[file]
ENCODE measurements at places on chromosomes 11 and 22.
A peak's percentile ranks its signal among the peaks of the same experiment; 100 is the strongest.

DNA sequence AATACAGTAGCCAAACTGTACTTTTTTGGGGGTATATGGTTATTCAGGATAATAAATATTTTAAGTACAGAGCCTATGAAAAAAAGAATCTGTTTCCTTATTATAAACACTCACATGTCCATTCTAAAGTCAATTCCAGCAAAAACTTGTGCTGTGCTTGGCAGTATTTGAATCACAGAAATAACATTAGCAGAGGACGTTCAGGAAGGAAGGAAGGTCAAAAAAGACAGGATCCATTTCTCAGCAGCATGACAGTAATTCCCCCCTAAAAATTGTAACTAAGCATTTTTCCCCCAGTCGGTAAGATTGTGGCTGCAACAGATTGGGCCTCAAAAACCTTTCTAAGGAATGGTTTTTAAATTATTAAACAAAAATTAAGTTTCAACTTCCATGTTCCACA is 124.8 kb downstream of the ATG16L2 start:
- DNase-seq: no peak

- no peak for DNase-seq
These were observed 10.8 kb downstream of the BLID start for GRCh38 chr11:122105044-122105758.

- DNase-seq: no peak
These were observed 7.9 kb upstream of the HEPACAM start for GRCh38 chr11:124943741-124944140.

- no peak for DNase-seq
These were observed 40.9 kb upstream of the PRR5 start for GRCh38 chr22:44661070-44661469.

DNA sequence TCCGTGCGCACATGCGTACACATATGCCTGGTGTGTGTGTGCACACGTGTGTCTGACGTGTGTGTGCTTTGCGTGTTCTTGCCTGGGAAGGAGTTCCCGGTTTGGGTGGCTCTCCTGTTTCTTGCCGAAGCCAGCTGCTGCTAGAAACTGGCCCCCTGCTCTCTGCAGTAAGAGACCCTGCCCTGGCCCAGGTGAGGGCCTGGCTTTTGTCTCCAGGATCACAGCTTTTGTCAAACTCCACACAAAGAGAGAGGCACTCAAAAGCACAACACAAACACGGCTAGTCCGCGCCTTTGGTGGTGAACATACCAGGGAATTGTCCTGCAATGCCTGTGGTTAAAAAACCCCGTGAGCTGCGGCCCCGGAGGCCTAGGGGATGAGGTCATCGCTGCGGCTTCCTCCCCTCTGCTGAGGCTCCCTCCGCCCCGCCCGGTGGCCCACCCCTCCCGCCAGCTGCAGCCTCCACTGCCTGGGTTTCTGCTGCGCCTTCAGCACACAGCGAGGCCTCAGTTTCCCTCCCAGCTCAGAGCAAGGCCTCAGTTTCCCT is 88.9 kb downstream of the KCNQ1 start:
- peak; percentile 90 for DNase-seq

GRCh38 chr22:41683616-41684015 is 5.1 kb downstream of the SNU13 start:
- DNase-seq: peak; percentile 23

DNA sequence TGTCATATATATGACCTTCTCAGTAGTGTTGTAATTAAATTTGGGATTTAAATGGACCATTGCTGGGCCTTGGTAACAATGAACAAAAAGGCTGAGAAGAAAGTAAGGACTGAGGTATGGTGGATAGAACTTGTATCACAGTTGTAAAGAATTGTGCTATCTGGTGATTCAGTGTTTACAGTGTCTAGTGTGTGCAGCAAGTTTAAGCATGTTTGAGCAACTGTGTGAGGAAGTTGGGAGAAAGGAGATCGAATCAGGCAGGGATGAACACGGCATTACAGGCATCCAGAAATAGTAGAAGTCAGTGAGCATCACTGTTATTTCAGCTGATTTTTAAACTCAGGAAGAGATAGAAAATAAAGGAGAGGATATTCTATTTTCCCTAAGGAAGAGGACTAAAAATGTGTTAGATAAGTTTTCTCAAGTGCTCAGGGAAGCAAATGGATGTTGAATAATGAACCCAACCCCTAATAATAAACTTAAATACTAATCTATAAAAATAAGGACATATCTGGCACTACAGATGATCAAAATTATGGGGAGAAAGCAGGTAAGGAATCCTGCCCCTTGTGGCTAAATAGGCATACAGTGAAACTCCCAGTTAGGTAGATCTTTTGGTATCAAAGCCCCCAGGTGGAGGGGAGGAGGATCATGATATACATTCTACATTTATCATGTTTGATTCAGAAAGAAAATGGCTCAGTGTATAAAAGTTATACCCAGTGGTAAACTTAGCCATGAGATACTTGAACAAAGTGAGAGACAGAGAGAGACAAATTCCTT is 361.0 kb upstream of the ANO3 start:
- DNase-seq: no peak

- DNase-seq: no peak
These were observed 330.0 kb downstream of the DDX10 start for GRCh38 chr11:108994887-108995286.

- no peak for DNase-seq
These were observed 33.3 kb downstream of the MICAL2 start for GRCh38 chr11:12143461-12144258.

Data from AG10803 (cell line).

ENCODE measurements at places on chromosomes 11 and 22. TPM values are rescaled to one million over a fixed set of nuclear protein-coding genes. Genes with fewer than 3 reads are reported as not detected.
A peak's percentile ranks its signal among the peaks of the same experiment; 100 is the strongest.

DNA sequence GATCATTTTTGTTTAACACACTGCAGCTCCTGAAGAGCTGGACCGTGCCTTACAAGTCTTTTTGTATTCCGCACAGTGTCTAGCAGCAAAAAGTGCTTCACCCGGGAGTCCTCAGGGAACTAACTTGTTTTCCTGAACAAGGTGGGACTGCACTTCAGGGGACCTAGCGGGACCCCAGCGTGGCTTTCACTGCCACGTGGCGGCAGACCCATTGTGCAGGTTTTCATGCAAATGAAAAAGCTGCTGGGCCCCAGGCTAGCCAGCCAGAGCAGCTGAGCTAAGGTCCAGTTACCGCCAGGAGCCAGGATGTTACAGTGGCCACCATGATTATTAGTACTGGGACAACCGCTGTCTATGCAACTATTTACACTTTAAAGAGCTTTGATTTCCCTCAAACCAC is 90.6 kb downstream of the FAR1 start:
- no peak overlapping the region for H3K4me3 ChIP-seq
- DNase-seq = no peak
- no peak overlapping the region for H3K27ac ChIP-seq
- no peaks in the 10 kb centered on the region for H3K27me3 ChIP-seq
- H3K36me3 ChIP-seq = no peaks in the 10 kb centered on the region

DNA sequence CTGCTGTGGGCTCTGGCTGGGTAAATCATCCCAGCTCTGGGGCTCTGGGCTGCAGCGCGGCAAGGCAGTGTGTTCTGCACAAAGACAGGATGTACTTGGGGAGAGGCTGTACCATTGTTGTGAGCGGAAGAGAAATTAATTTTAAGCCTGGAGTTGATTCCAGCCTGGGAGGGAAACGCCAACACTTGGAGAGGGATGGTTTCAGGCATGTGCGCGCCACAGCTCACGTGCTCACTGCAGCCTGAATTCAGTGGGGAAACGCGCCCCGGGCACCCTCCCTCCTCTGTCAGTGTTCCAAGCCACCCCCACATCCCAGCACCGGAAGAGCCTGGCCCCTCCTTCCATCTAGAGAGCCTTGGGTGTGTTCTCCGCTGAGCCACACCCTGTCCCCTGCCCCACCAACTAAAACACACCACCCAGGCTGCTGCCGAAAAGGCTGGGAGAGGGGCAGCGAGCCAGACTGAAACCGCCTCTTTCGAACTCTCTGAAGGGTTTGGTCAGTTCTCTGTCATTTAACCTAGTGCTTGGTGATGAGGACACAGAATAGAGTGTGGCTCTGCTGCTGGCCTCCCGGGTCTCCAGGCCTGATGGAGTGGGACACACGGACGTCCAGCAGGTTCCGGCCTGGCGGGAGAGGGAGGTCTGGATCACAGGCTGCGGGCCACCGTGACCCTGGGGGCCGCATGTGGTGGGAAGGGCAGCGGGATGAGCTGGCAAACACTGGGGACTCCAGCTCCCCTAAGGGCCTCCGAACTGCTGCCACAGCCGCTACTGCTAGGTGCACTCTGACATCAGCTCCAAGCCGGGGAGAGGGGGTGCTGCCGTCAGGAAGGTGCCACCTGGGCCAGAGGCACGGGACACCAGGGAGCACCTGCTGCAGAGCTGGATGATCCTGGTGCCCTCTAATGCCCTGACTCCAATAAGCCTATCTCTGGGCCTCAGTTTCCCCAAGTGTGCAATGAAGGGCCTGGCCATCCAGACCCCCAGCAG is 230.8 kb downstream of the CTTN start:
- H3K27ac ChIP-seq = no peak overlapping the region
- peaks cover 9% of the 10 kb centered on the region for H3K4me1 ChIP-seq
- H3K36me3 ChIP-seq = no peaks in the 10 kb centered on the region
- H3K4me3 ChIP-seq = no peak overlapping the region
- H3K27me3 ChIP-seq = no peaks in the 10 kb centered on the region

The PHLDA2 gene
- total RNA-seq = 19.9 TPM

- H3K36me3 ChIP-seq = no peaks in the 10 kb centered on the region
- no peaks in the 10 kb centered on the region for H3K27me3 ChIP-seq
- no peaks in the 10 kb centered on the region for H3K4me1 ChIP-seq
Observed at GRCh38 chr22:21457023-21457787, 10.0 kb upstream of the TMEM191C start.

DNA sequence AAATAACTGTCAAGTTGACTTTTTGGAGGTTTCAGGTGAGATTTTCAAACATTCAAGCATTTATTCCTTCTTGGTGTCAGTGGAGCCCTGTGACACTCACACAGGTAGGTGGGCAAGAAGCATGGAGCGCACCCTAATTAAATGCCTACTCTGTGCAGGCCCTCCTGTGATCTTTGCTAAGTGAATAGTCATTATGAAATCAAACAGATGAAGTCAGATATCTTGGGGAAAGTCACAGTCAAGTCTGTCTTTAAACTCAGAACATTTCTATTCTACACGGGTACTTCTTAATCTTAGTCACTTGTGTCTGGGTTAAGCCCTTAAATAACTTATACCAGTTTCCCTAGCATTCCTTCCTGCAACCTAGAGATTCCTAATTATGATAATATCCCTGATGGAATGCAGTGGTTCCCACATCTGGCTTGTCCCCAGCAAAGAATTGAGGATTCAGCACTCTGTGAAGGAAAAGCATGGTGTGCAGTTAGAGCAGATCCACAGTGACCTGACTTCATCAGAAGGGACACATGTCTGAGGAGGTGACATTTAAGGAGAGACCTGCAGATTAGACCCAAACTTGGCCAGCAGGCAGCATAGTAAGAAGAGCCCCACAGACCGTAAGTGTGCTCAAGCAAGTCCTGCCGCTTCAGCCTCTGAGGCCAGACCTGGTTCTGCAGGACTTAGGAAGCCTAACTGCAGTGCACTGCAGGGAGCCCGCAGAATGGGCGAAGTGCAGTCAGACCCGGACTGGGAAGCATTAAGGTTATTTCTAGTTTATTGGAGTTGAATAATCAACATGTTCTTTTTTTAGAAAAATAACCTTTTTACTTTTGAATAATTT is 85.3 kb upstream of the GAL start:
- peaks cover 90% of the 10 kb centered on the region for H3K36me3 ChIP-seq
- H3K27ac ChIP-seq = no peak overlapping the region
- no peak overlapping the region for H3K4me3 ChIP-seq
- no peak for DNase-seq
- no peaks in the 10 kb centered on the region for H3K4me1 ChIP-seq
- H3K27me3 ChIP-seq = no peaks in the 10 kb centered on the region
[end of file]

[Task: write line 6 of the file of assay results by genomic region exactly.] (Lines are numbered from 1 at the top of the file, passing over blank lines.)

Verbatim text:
These were observed 10.8 kb downstream of the BLID start for GRCh38 chr11:122105044-122105758.